Every once in a while, the 13th day of a Gregorian monthly calendar falls on a Friday — and unsettling things happen (or at least, we anticipate they’ll happen).
Airline travel is less popular on a Friday the 13th — a date that happens at least once a year and up to three times a year — and some people take great precautions to avoid booking any important events on this date (weddings, for example) in fear that this day will bring bad luck.
But how did this superstition come to play such a significant role in western society? Friday the 13th combines the West’s mistrust of both the number 13 (triskaidekaphobia) and the belief that Friday is loaded with Christian religious significance as a day of misfortune (Friday was the day Christians believe that Jesus was crucified). Consider also that our calendar favours the number 12 (12 months a year, 12 zodiac signs, 12 hours in a day, etc.) and that 13 stretches us into somewhat of a numerical twilight zone beyond this cadence (many buildings in North America, for example, don’t have an officially-marked 13th floor).
But while there are some superstitious associations with Friday the 13th that date far back, most such references are rooted in the 20th century; The New York Times publicly acknowledged superstitions of the date in 1908, and the Friday the 13th horror franchise was layered into the phenomenon some eight decades later.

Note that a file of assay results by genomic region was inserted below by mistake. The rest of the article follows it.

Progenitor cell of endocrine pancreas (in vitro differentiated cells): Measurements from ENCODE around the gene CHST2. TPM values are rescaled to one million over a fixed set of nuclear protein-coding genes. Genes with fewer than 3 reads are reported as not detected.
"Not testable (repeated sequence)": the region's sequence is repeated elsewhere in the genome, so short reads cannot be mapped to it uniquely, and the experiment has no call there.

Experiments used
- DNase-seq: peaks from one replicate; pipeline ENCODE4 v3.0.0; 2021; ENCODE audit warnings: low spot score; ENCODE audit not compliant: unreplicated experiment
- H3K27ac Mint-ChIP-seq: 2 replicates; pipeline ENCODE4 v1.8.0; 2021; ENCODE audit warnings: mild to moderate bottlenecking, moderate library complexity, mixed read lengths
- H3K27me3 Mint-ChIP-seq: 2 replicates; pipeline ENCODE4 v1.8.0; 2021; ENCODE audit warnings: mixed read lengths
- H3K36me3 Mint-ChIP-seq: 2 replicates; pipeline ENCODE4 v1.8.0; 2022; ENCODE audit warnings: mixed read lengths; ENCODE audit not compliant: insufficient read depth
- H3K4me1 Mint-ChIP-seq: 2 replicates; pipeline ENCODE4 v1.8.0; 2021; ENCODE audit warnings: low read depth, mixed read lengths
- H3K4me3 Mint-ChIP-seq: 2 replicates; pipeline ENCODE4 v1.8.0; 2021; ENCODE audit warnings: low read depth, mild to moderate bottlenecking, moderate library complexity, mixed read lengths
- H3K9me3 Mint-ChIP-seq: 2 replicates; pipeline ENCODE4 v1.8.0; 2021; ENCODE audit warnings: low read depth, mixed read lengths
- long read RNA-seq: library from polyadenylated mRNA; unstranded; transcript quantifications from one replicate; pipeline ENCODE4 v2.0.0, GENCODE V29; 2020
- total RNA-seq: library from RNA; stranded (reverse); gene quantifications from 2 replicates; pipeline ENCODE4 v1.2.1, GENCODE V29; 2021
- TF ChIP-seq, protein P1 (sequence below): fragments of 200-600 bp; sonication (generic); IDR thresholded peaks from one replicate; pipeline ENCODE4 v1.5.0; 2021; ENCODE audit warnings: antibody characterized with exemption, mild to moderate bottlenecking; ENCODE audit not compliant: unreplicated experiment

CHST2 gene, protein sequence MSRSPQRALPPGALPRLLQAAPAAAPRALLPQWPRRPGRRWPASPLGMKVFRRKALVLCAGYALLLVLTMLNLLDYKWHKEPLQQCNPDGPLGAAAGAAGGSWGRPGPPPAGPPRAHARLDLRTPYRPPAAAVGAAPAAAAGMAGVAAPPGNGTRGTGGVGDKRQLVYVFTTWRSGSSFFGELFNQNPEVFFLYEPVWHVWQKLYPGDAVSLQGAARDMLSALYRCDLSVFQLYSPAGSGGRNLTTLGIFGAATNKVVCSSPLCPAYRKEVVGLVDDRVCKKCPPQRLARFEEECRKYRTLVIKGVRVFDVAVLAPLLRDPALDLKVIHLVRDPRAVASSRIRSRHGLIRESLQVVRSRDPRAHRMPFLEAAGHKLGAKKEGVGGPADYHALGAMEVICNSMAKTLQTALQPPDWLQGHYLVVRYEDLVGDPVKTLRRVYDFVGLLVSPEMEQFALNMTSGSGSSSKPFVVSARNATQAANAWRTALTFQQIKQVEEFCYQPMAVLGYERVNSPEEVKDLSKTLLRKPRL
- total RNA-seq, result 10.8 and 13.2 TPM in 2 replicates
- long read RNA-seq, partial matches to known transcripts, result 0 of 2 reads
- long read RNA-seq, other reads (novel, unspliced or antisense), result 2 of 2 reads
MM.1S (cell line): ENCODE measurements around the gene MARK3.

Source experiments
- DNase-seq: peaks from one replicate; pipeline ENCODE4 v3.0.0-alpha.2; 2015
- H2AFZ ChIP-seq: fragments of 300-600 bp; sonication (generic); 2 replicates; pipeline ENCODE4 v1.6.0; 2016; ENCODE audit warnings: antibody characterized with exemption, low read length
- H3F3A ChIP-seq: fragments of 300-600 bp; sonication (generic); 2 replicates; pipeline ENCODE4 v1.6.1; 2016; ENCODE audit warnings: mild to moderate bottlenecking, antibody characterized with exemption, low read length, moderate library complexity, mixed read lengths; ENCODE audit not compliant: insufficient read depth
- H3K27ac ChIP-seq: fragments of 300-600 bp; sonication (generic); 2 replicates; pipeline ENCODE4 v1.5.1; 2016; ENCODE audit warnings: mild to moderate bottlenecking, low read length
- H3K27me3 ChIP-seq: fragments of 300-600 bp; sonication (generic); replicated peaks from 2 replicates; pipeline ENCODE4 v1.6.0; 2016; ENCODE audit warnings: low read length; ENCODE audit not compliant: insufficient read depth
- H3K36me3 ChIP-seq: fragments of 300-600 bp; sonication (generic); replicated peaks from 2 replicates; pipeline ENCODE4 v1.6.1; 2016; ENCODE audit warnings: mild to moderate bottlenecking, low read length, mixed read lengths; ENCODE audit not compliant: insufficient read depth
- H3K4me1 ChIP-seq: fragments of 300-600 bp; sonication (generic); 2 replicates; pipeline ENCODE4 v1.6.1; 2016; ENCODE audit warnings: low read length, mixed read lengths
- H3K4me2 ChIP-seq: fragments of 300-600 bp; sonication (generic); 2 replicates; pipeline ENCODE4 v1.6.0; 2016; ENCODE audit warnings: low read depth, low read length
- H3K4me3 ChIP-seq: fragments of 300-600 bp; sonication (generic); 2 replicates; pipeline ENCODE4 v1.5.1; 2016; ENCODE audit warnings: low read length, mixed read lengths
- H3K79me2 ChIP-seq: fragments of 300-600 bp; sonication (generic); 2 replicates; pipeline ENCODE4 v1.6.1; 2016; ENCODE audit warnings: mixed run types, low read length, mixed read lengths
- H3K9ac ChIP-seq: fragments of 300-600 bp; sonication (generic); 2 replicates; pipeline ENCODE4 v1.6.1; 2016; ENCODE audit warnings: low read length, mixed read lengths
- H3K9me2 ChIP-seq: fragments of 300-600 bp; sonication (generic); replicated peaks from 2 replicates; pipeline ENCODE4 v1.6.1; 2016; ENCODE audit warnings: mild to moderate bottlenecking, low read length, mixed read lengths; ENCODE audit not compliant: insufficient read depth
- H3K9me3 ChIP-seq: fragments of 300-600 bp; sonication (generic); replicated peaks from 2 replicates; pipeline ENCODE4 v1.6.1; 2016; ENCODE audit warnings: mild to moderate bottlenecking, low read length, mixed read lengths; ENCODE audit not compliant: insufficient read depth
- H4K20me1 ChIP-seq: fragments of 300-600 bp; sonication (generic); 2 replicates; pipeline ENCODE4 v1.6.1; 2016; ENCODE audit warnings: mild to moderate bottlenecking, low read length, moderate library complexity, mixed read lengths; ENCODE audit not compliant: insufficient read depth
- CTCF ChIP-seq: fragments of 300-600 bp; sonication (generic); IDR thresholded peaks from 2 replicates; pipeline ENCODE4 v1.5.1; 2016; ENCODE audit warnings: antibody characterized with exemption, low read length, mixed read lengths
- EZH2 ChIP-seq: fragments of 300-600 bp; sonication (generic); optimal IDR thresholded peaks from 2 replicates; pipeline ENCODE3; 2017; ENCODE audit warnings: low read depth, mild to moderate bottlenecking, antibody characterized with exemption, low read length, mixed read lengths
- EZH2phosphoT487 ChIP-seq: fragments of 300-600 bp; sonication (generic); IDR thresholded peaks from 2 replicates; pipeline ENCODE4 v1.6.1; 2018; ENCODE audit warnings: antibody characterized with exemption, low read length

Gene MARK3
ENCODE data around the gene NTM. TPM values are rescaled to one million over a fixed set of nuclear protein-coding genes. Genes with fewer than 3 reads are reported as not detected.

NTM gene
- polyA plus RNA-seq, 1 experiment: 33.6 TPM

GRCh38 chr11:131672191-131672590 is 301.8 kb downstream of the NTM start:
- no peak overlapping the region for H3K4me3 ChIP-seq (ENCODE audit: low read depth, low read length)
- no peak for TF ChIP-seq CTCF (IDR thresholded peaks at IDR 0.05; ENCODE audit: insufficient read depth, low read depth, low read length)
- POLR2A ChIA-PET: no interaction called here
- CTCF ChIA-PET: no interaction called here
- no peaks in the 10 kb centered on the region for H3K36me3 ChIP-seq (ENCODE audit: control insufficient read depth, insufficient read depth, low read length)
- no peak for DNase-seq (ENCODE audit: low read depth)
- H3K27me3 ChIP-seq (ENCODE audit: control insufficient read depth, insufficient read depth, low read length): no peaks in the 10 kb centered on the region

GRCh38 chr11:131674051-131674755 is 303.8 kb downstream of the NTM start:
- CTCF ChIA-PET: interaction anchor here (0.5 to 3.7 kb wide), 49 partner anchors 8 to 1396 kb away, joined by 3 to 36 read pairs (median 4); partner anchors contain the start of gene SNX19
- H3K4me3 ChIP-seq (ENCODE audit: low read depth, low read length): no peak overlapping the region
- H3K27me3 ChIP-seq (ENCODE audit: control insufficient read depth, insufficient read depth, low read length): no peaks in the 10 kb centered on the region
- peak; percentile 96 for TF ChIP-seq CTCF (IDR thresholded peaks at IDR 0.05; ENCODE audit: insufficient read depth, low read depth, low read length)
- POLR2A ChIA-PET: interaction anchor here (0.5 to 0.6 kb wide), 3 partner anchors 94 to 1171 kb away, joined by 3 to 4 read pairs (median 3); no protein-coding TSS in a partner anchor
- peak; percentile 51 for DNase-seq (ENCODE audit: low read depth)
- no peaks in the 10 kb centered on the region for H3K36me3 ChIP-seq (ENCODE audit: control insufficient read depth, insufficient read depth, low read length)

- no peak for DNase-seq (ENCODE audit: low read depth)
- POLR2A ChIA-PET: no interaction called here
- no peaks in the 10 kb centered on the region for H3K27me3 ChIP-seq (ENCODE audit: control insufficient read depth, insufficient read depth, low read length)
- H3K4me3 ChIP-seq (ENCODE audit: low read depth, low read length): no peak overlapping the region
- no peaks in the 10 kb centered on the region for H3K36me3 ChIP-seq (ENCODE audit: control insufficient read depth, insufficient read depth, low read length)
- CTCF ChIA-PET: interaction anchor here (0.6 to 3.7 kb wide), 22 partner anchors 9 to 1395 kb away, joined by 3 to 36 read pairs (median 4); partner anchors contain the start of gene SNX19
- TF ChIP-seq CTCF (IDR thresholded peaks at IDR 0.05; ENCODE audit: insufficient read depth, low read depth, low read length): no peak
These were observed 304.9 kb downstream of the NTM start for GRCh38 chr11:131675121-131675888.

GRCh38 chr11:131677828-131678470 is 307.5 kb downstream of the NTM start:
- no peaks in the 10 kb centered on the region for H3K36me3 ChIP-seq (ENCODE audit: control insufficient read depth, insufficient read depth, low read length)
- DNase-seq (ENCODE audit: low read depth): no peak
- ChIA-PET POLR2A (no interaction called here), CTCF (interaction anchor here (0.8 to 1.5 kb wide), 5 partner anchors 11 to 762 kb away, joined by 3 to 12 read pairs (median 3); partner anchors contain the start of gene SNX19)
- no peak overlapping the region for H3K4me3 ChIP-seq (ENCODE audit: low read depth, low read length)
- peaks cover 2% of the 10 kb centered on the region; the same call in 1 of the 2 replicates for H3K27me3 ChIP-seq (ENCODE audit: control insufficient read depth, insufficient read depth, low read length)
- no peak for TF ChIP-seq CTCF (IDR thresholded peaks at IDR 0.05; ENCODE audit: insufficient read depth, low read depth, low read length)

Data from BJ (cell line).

Worldwide though, not everyone universally fears the number 13 (in some East Asian countries, it’s the number 4 that’s considered unlucky). So why do we hinge our beliefs to seemingly-unconnected artefacts, symbols and rituals? It comes down to our desire to control our life outcomes, and managing our anxiety that, really, we can’t.
But take solace. Some research does suggest that it comes down to our perspective; whether we believe the date to be lucky or unlucky, we’ll be right.
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